On the Road is a weekday feature spotlighting reader photo submissions.
From the exotic to the familiar, whether you’re traveling or in your own backyard, we would love to see the world through your eyes.
After we disembarked from our cruise, we spent a couple nights in Punta Arenas, Chile, exploring a bit of the town. Then rented a car and headed to Torres del Paine Nat’l Park. On a rainy, windy day with the two-lane road crowded with big trucks which tended to knock us sideways as well as flood the windshield with water.
Lodging is challenging if you want to stay in the park and don’t want to spend a fortune. The best option we found was a hosteria on a little island on Lago Pehoé which you approached via a wooden foot bridge. The hosteria had spectacular views of the famous massif. Albeit this photo is taken from above Lago Pehoé, on a hike to a condor nesting site.
We didn’t hike the W, which is a destination for lots of people passing through. We didn’t even hike to the start of the W as it required a ferry ride that only ran each way once a day. But we did find several other trails.
This view of Lago Pehoé is from the far end of the lake, where a much larger lake (Lago Nordenskjöld) drops into it via a torrent of a waterfall (Mirador Salto Grande).
Horses grazing en route to Lago Gray.
We took one long drive (headed to a lodge for lunch that we never quite got to). And passed lots of long narrow lakes. Our driving in the park was fairly limited as the closest gas station is 60 kms away in Puerto Natales and we didn’t want to arrive there on fumes as we headed back to Punta Arenas.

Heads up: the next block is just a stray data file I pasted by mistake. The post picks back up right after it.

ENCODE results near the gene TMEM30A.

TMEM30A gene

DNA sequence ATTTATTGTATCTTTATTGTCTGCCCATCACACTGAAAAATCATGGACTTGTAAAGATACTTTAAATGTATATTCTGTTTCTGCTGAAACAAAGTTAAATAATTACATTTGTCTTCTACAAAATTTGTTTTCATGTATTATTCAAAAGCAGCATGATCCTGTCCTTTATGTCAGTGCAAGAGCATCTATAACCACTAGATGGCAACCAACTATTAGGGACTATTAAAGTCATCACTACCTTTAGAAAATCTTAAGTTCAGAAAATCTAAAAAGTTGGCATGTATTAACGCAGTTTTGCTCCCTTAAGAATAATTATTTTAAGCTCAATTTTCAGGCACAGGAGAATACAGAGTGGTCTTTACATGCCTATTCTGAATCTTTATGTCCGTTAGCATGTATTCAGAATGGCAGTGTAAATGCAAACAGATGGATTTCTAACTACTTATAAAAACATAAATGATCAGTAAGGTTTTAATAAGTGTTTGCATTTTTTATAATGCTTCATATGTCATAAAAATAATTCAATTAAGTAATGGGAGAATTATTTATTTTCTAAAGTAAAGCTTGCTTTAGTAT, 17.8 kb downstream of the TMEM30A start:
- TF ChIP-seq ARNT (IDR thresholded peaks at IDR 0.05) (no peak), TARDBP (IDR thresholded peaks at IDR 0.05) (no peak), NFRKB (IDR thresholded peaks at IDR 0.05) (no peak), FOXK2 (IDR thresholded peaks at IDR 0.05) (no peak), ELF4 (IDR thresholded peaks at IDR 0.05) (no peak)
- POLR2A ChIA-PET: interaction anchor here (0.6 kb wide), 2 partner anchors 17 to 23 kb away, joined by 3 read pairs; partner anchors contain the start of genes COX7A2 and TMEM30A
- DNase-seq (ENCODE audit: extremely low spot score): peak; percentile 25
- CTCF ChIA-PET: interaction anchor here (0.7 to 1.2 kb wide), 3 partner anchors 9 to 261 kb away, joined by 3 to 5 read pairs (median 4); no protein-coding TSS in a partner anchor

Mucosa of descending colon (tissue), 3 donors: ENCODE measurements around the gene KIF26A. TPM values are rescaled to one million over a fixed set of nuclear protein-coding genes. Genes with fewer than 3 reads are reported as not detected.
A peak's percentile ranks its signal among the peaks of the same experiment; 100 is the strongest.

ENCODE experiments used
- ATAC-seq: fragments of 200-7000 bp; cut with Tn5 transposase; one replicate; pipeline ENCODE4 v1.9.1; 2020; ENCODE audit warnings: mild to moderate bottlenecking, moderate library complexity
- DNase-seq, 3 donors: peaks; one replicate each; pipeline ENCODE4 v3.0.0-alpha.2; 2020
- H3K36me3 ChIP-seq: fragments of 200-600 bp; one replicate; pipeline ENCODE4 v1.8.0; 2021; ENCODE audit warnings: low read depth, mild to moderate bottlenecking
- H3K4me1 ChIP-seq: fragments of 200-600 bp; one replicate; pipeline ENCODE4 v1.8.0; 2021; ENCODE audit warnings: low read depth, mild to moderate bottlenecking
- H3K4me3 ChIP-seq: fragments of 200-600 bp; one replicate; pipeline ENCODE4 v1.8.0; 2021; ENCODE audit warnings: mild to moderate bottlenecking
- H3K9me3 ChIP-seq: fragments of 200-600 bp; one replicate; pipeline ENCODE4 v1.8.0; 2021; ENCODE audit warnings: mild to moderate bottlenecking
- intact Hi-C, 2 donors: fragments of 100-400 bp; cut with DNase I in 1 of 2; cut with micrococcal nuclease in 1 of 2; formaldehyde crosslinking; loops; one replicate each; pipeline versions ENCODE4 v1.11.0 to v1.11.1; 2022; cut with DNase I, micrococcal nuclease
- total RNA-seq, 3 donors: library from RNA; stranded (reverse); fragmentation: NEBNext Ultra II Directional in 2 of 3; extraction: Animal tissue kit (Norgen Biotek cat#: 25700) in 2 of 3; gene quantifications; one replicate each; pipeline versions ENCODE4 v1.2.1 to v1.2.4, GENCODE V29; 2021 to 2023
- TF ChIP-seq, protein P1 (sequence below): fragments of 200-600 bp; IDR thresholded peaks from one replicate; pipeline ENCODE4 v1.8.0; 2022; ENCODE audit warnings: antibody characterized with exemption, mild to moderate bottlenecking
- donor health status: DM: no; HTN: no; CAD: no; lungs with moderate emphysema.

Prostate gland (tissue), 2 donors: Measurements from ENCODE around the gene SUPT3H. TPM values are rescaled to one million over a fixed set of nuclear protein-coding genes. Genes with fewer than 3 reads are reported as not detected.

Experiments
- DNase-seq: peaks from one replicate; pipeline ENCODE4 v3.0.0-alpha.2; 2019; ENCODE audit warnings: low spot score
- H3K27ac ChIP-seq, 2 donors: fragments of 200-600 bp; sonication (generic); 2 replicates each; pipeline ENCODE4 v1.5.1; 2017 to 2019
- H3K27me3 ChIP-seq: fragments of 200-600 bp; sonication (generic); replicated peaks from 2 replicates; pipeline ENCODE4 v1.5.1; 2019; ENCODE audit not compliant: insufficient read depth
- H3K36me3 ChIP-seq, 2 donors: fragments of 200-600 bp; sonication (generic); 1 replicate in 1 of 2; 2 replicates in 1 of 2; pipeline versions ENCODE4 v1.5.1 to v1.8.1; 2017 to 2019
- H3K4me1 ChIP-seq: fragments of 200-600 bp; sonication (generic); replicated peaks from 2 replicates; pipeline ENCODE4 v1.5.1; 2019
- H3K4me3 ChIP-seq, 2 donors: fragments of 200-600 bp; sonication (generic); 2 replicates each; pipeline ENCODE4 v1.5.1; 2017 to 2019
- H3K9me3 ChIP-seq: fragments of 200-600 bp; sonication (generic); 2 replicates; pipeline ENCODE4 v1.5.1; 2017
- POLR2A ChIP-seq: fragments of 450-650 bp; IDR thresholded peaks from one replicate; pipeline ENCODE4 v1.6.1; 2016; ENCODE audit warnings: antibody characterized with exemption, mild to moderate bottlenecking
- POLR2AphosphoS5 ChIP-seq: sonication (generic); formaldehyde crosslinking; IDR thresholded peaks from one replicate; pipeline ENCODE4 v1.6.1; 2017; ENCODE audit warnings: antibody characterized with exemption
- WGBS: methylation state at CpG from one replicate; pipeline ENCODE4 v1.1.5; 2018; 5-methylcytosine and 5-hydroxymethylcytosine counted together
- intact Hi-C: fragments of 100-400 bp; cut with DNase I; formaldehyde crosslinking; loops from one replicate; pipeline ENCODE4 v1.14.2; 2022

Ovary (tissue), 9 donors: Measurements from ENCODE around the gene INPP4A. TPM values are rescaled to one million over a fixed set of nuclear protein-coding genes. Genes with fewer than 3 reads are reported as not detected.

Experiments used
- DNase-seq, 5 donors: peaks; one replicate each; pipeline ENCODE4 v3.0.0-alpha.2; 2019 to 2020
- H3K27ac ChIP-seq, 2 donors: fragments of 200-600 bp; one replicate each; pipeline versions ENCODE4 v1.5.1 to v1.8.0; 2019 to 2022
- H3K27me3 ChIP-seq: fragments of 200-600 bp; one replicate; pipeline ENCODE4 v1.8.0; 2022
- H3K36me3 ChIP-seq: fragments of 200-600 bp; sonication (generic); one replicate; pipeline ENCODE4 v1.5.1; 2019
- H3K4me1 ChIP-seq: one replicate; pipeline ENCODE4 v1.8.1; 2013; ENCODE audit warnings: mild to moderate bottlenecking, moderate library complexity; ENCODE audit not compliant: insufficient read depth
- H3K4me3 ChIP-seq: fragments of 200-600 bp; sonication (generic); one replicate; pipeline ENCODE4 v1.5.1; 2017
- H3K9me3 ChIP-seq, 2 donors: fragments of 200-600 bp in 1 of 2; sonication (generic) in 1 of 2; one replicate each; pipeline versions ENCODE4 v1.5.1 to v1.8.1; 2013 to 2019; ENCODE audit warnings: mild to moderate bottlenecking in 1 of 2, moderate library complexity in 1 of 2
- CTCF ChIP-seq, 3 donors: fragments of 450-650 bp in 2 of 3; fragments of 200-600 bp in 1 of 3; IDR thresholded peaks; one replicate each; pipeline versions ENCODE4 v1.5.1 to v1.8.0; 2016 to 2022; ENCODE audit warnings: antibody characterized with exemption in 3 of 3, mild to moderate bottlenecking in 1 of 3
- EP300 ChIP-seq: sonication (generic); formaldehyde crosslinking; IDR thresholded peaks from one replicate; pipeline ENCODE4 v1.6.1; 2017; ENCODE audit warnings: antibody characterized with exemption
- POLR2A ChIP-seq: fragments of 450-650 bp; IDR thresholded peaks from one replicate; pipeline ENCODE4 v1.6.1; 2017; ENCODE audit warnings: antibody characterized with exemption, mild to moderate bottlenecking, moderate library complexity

We stopped by the Explora, an extremely high-end resort at the south end of Lago Pehoé—thinking to have a drink, enjoy the view, and ask about dinner reservations. Nope. No drinks for outsiders let alone dinner. But this bird was hopping around the parking area and I thought of Albatrossity… Blurred though as it took off just as I ‘snapped’ my iPhone camera.
But he (she?) didn’t go far… A gorgeous predator I presume.
The sunsets from our lodging were spectacular. And given the high latitude—lasted a long time.
I was fascinated by the flat vertical ‘facet’ on the face of the mountain (glowing orange). There’s another facing vertical facet a couple peaks over to the right. Had to have a structural (geologic) origin, but I couldn’t pin it down…
The wooden foot bridge, leading to the parking lot, is just barely illuminated by lights.